Art is a muscular, flexible athlete of a subject that can take a lot of pounding; the notion of what does and does not constitute art has fueled many an intellectual debate from the Athenian symposium to Gertrude’s salon to the hipsters at Starbucks. For my money, art is anything that enlightens through a prism of creativity and genuine point of view. If you do not believe what you are talking about, if you don’t stand behind the work you have created, then you may be a provocateur, a card, a tease, a wit—perhaps a thousand different positive things, but you are not an artist.
Stan Freberg is an artist.
His comedy routines are innovative and cutting edge. His sense of decency and morality is enough to make most of us redden with embarrassment. He never accepted sponsorships from tobacco or alcohol companies; he would have been a much, much richer man if he had. His work is extraordinary and covers the serious and sedate all the way through madcap hyper-surrealism. If you have never listened to the magic of the Stan Freberg collection called Tip of the Freberg from Rhino Records, then you don’t like yourself nearly enough and you should talk to somebody about it.
Here is his slogan for Meadowgold Milk from the sixties: So good it’s almost too much to endure.
That is hitting hard wood from home plate, baby.
Chun King foods was a tiny little company no one had ever heard of when it went to Freberg to try and save its business. He composed a campaign so successful the company simply couldn’t make its food fast enough. The original radio commercial, one in which Freberg corrects a corporate spokesman who claims 95% of Americans prefer Chun King (95% of Americans have never heard of Chun King!) led to a near immediate market dominance and their subsequent acquisition by R.J. Reynolds. His campaigns for Sunsweet Prunes and Jeno’s Pizza Rolls (In which he spoofs a completely unrelated product, Lark Cigarettes, who ran a “Show us your Lark” campaign to the same William Tell Overture) are equally legendary. In the Jeno’s ad they are interrupted by a smoker who wants to “…talk to them about the music you’re using,” followed by—well, watch it yourself. Sales for Sunsweet Prunes, meanwhile, already the best selling prune in America, went up 400% in the first year of his campaign. Let me repeat: 400%.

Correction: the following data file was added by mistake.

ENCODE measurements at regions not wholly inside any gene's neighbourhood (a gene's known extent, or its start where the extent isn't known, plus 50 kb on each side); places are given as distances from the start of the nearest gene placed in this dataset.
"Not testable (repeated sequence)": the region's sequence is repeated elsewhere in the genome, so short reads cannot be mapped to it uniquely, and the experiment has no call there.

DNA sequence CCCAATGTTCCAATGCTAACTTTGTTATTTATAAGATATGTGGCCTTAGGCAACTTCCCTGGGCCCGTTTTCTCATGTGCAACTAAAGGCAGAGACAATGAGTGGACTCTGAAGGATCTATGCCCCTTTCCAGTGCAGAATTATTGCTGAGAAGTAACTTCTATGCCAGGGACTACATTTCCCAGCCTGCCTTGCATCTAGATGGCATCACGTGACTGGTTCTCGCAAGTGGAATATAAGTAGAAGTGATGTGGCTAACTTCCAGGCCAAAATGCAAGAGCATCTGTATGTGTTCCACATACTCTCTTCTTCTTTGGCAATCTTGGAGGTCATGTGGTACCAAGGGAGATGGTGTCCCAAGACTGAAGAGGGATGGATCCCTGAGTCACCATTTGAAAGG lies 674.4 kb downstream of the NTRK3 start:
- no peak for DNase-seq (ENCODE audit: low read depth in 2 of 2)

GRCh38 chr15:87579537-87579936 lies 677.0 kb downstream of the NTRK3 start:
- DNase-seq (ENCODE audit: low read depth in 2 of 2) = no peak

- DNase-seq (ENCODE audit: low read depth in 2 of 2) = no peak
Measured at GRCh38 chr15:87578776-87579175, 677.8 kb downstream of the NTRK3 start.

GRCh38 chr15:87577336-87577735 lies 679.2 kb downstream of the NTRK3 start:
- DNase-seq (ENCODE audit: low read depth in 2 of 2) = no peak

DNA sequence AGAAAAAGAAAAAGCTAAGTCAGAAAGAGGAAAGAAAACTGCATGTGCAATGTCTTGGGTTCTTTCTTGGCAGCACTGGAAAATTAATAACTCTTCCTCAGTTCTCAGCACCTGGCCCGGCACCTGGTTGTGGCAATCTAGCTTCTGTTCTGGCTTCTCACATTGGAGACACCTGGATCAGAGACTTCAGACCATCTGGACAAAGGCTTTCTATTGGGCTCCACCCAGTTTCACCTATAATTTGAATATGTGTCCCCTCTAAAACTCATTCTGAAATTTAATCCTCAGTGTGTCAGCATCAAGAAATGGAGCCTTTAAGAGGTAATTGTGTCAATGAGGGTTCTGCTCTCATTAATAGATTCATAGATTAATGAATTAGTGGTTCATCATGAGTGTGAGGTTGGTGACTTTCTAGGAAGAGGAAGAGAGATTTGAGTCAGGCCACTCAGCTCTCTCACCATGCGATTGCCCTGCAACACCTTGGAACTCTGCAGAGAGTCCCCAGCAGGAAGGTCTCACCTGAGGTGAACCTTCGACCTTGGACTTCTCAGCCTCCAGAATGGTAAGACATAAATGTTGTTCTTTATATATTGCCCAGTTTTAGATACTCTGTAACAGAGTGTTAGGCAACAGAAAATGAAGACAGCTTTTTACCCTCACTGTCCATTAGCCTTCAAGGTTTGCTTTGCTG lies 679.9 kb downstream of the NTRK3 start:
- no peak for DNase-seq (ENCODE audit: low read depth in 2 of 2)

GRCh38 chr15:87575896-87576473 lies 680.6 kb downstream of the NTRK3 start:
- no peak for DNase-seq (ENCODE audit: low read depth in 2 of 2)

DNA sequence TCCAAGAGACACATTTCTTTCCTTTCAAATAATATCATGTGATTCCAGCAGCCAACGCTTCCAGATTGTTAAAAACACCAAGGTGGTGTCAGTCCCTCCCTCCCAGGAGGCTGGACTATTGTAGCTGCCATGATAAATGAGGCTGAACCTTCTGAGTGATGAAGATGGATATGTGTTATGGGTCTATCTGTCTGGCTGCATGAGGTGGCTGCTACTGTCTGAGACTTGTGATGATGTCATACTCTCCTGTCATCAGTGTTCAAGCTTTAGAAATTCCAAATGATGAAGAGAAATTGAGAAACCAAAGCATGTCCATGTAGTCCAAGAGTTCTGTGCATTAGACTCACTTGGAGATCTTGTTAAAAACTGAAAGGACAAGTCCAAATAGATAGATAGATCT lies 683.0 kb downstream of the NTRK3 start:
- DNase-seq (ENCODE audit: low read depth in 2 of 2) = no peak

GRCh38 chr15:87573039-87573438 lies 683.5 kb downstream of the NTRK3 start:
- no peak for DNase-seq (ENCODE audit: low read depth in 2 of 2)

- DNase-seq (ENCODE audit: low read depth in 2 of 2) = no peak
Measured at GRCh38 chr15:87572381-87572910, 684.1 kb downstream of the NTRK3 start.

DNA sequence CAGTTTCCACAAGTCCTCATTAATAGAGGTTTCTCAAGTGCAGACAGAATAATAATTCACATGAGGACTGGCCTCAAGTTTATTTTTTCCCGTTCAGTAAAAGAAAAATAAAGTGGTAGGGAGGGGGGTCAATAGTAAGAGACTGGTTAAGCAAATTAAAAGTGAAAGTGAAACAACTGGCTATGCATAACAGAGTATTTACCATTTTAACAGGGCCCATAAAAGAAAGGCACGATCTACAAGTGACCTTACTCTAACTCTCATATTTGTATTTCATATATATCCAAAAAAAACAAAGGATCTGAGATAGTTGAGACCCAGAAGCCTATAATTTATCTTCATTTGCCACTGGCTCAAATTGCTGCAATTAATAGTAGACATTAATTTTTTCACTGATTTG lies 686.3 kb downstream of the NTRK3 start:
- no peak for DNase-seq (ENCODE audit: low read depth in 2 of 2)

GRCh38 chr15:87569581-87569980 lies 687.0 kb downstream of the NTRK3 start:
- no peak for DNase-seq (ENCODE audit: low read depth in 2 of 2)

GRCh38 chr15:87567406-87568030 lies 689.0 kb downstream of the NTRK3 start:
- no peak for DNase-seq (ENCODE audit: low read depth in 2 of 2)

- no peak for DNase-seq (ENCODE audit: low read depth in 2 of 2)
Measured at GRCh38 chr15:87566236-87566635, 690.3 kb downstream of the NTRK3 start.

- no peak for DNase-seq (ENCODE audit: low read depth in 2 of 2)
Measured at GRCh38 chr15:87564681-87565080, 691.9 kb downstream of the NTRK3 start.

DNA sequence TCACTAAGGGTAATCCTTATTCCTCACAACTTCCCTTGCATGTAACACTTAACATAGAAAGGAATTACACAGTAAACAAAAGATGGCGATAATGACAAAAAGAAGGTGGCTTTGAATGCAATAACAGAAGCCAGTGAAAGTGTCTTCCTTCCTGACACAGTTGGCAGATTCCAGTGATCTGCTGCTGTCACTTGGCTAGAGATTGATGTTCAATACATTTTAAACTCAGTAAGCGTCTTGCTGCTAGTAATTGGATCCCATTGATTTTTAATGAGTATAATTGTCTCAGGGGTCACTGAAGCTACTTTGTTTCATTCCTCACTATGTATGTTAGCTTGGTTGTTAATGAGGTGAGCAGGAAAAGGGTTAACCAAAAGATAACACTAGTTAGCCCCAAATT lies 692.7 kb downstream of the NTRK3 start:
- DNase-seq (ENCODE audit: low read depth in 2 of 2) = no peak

Stan Freberg is an artist.
In a radio comedy sketch about a homeless man (played by the immortal Daws Butler) we learn the concept of an “alarm rat” who can bite you awake so you never miss any vital social engagements.
He was the father of so much more than just a few funny commercials and some old fashioned radio skits. His influence is apparent in the achievements of everyone from Nichols and May to SNL to Weird Al Yankovic. He is a genuine original who managed, while turning out one of the largest bodies of work in his field, to also provide more free support to causes and movements than any of us will ever know because he did so much of it quietly. He also managed to stand up to censorship and the witch hunters like Joe McCarthy while other people in entertainment wet their pants at the mere mention of the name. No one would mistake Freberg for a humble man. None but an idot could enjoy such prodigious gifts and be unaware of them. But history shows he was generous and principled and brave even when it didn’t pay to be that way. We used to call that kind of person a class act. We don’t get to use that expression much these days, not without a lot of argument anyway. Not many people would argue that Freberg is anything but a class act. These commercials from YouTube really are only the tip of the Freberg.
Stan Freberg is an artist. Seek him out.